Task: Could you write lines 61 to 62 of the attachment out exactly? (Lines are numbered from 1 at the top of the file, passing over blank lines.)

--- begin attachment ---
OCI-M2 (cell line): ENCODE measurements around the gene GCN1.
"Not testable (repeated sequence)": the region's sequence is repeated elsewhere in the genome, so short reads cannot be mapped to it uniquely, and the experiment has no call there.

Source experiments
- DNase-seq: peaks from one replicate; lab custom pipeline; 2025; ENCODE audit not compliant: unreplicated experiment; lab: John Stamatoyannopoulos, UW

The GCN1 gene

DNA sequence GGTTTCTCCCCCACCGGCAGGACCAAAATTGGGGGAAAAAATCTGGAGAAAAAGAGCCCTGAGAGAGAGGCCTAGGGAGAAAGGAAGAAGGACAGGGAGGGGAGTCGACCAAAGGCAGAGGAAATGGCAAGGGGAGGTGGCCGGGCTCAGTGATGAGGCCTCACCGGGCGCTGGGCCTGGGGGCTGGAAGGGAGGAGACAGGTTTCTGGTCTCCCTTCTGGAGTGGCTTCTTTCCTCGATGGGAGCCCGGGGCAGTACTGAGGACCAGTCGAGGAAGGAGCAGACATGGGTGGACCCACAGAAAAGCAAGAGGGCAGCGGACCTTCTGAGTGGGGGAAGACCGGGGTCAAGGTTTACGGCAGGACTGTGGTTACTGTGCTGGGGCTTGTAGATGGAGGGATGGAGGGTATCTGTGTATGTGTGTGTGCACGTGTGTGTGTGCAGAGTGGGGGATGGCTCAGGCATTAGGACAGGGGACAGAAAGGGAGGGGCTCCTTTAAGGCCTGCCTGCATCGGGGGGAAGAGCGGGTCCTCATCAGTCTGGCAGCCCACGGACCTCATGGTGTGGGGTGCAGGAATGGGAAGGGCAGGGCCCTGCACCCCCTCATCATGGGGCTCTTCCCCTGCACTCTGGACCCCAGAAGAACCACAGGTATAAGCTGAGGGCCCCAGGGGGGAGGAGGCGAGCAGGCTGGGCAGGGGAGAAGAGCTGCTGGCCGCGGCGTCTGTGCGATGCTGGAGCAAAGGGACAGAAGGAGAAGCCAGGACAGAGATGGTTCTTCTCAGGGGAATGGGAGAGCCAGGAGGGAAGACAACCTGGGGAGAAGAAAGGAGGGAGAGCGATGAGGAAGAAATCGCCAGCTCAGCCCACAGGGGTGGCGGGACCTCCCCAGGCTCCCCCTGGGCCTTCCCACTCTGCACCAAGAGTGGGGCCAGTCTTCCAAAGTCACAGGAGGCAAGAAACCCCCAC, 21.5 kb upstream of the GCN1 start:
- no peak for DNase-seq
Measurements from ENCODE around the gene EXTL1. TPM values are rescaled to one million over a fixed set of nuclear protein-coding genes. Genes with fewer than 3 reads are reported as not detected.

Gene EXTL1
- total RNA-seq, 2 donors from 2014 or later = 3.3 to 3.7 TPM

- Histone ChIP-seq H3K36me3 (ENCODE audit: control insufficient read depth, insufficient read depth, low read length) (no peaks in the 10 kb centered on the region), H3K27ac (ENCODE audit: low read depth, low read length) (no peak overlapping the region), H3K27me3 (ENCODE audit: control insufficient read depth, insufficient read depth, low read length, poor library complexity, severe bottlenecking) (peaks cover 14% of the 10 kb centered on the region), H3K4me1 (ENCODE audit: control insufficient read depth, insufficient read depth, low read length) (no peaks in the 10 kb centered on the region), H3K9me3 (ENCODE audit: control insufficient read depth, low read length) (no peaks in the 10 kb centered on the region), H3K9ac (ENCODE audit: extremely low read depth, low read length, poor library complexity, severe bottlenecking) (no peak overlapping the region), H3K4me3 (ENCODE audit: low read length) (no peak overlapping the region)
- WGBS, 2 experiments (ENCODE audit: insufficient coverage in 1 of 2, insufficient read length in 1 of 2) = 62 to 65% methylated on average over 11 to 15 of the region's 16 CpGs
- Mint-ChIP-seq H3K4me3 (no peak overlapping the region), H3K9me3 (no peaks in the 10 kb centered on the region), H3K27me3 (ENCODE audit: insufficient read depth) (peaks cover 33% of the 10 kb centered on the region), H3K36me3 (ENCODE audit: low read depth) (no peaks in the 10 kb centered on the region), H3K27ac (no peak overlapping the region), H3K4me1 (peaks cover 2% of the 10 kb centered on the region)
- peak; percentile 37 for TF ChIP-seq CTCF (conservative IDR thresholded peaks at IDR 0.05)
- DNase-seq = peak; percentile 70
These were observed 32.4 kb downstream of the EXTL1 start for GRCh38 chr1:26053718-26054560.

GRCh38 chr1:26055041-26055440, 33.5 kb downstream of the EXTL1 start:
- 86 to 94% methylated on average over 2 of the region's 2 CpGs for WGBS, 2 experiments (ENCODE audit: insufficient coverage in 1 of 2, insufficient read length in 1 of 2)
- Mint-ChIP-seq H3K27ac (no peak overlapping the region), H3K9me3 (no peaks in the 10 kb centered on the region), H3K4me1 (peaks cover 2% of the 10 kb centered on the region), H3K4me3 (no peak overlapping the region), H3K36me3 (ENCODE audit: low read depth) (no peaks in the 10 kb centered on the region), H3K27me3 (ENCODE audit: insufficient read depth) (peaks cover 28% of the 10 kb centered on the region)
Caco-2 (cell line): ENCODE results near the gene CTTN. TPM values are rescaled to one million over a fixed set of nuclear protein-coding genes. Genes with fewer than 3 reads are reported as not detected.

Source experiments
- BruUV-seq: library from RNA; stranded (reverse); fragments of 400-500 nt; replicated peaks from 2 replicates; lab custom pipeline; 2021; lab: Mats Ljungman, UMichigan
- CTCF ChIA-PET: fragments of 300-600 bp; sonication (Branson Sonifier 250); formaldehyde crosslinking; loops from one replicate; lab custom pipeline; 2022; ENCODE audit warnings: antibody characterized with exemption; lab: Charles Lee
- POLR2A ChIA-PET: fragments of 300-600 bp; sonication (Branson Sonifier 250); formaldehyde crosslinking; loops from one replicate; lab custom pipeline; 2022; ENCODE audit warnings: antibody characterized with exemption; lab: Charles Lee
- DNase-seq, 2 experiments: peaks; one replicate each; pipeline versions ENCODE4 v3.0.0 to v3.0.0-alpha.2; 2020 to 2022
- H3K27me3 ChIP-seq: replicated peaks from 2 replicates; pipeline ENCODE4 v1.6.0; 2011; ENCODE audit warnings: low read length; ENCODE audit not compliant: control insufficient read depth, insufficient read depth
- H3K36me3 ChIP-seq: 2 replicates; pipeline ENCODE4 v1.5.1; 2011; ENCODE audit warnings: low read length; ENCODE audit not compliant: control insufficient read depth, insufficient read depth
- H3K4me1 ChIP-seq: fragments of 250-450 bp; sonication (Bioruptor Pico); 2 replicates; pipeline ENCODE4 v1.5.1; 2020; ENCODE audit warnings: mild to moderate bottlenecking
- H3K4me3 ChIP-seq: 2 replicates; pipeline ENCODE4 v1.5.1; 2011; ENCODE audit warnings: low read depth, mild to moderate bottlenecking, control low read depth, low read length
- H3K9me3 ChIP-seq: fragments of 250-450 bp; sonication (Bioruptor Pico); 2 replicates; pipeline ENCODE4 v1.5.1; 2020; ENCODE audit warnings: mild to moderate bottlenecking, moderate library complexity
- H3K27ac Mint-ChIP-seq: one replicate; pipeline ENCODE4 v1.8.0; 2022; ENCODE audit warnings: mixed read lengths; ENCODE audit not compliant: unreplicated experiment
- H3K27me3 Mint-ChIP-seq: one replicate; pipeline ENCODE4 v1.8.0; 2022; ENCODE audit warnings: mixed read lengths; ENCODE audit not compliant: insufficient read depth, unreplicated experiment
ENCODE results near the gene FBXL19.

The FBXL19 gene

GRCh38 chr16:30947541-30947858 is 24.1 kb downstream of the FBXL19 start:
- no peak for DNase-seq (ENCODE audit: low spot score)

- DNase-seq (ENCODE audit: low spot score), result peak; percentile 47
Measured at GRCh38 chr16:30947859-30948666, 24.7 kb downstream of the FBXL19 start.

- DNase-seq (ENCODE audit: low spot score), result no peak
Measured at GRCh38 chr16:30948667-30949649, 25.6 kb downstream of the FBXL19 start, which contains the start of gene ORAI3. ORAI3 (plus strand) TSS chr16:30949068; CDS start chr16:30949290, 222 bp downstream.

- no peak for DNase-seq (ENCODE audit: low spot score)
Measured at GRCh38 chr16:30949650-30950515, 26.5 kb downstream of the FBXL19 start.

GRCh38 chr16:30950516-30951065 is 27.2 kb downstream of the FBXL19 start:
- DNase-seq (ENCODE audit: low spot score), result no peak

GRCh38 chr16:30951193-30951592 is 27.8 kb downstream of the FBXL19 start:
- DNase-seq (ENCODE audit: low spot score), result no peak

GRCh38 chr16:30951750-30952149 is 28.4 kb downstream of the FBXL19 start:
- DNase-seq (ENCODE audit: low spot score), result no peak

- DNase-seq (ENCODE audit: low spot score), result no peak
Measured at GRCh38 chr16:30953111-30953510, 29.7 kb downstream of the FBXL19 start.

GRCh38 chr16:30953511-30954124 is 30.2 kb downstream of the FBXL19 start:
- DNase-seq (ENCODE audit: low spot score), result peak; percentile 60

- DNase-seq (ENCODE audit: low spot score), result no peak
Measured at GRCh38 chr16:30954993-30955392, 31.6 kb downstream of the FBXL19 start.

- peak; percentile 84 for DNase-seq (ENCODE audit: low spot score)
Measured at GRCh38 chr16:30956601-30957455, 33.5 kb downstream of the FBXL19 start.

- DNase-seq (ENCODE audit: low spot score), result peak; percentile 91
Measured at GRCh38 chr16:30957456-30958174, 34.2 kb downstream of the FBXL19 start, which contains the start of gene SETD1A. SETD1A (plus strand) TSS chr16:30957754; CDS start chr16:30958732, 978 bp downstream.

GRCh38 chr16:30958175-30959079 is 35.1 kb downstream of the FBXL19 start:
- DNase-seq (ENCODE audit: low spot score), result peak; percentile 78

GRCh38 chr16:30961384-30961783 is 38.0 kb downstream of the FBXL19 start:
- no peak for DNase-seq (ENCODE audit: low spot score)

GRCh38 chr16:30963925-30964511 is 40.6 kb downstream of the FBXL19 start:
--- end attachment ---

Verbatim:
GRCh38 chr16:30961384-30961783 is 38.0 kb downstream of the FBXL19 start:
- no peak for DNase-seq (ENCODE audit: low spot score)